Slovak Real Estate - Information about Slovakia

Country Facts

Population: 5.4 million
Capital City: Bratislava (460,000)
Other major cities: Kosice (250,000), Presov (200,000), Zilina (90,000), Nitra (90,000), Banska Bystrica (85,000)
Nationalities: Slovak (86%), Hungarian (12%), Roma (8%), Others (4%)
Official Language: Slovak
Currency: Slovak Koruna (SKK), 1 Euro = 35 SKK
Area: 49,000 sq. km
Highest Peak: 2,665 m
Longest River: Vah (403 km)
Land: Forest 41%, Arable 47%, Urban 3%, Others 9%
Climate: Continental - Hot Summers (up to mid-30's) and Cold Winters (zero and minus C)


Map of Slovakia The Slovak Republic is located in Central Europe and is bordered by Austria, Hungary, Czech Republic, Poland and the Ukraine. Bratislava is situated on the River Danube and is only 30 miles from Vienna, 2 hours by road/rail from Budapest and about 3 hours drive from Prague. Many Slovaks claim that the geographical centre of the European continent lies within its borders.

Recent History

The Slovak Republic was formed on 1st January, 1993 after the split-up of the former Czechoslovakia into two separate states. Although its formation was peaceful, the country had a turbulent first few years of existence, due in no small part to the activities of its authoritarian leader, Vladimir Meciar, who was prime minister from 1993 until 1998. Meciar's leadership resulted in Slovakia being largely isolated from the international community and there was little foreign investment during this period.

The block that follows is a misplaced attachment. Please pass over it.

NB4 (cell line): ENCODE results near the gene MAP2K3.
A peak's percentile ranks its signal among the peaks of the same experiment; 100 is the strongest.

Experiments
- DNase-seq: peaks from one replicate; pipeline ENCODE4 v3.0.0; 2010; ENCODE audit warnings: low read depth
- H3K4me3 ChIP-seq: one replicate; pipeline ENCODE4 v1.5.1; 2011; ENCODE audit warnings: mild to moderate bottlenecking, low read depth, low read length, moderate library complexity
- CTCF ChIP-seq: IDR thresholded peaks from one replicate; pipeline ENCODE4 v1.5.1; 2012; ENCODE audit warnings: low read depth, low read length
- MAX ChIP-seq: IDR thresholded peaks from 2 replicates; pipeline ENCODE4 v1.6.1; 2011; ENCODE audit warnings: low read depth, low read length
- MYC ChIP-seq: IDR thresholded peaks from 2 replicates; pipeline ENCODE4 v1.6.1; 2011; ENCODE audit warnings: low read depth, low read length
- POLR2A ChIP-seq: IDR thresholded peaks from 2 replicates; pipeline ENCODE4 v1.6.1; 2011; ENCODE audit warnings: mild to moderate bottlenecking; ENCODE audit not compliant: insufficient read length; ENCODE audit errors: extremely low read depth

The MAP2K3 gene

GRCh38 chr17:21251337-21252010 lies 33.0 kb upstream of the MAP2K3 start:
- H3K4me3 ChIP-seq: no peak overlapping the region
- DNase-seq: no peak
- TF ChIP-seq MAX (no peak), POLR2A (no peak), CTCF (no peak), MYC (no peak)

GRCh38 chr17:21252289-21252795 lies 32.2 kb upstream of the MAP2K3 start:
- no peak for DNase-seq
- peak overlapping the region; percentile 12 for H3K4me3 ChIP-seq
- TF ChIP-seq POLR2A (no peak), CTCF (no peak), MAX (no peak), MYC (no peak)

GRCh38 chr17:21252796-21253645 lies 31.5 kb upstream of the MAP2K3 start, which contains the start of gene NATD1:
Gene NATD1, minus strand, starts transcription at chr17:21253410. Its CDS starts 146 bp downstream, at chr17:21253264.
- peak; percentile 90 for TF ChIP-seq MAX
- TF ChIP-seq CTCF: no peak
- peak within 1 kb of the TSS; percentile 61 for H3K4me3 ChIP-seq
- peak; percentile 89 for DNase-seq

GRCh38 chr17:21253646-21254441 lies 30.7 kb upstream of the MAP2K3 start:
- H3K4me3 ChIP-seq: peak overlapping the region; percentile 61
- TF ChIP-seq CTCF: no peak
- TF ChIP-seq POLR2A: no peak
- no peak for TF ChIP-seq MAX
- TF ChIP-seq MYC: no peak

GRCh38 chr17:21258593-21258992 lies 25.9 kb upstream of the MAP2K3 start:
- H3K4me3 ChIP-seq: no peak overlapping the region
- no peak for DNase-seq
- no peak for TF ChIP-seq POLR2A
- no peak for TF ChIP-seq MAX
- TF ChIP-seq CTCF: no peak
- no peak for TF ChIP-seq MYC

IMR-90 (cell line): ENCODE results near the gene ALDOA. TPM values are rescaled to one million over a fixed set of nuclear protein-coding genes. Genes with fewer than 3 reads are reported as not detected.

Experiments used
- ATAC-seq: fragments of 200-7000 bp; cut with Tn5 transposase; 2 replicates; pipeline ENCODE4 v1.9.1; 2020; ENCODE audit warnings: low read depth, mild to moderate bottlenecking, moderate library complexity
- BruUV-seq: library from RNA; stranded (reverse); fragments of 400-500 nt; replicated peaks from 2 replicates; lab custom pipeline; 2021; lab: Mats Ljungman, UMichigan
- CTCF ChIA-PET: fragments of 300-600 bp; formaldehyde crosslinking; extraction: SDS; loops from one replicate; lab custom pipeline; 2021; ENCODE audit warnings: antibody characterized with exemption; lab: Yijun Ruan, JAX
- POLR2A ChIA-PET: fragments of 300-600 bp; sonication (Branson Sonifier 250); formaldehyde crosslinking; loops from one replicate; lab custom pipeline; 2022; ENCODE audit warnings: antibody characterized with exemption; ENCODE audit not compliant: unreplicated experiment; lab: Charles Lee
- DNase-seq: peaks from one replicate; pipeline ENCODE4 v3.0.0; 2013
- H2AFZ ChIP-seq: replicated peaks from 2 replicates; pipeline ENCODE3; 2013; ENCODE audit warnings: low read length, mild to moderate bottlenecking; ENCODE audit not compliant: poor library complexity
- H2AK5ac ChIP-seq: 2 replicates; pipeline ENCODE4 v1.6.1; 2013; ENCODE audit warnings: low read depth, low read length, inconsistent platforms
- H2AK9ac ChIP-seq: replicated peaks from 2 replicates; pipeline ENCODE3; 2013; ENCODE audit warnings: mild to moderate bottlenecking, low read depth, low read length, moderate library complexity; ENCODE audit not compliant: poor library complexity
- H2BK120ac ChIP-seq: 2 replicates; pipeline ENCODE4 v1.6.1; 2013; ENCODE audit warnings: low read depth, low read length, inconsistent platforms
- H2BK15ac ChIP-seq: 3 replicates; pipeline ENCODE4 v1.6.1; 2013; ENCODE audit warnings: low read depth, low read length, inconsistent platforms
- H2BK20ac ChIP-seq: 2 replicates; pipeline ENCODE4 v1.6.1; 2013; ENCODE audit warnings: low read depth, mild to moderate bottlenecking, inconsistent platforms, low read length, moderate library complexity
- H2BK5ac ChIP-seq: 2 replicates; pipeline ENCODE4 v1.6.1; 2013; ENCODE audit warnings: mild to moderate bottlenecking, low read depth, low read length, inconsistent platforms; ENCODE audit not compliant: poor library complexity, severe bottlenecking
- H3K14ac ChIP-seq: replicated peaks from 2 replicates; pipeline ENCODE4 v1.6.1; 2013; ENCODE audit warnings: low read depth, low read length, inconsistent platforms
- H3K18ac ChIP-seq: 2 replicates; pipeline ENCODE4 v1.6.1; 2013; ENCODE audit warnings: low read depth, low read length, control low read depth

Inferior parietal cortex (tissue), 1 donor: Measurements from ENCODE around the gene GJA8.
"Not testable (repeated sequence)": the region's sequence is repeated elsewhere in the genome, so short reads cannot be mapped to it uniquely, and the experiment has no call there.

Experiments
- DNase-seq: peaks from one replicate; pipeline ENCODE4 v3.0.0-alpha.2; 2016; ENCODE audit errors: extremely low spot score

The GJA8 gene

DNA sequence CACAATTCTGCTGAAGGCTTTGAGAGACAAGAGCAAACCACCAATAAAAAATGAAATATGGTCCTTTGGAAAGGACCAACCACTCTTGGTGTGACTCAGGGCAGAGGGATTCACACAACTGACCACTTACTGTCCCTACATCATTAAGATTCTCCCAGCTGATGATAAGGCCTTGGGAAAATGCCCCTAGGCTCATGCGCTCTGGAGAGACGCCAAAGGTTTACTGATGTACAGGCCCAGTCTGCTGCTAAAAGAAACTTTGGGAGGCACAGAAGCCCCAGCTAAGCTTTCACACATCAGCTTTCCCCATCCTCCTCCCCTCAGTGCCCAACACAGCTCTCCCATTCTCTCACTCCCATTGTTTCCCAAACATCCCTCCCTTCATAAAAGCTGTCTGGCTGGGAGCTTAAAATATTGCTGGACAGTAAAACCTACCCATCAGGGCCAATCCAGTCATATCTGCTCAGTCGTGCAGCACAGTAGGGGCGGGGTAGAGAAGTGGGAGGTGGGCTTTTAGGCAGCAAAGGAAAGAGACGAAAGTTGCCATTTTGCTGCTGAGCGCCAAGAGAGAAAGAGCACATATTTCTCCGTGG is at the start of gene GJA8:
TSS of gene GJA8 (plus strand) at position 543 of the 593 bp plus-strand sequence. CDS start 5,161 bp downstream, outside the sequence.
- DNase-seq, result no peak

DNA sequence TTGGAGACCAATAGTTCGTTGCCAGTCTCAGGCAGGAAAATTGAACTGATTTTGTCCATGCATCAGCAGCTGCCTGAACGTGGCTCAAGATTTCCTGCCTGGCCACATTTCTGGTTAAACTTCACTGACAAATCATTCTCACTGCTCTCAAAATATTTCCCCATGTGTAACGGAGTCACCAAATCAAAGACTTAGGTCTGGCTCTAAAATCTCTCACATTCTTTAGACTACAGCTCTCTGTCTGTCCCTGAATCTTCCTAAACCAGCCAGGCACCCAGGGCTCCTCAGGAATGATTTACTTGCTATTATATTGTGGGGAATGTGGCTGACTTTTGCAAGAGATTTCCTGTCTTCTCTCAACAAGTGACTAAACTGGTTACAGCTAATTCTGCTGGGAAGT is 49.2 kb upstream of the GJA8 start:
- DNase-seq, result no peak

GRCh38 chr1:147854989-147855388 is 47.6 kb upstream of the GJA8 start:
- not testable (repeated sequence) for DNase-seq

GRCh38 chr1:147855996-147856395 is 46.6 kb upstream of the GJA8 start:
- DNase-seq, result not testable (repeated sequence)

The situation for Slovakia began to improve with the defeat of Meciar in the general election of 1998, when a coalition government led by Mikulas Dzurinda came to power. The new government began to make efforts to rehabilitate Slovakia among the international community and began to implement much needed reforms.

However, it was not until the election of a centre-right coalition, again led by Dzurinda, in the general election of 2002 that the pace of reform really picked up. The progressive reforms implemented by this Government during the period 2002-2006 resulted in Slovakia being recognised by many international analysts as having one of the most progressive business environments in all of the EU.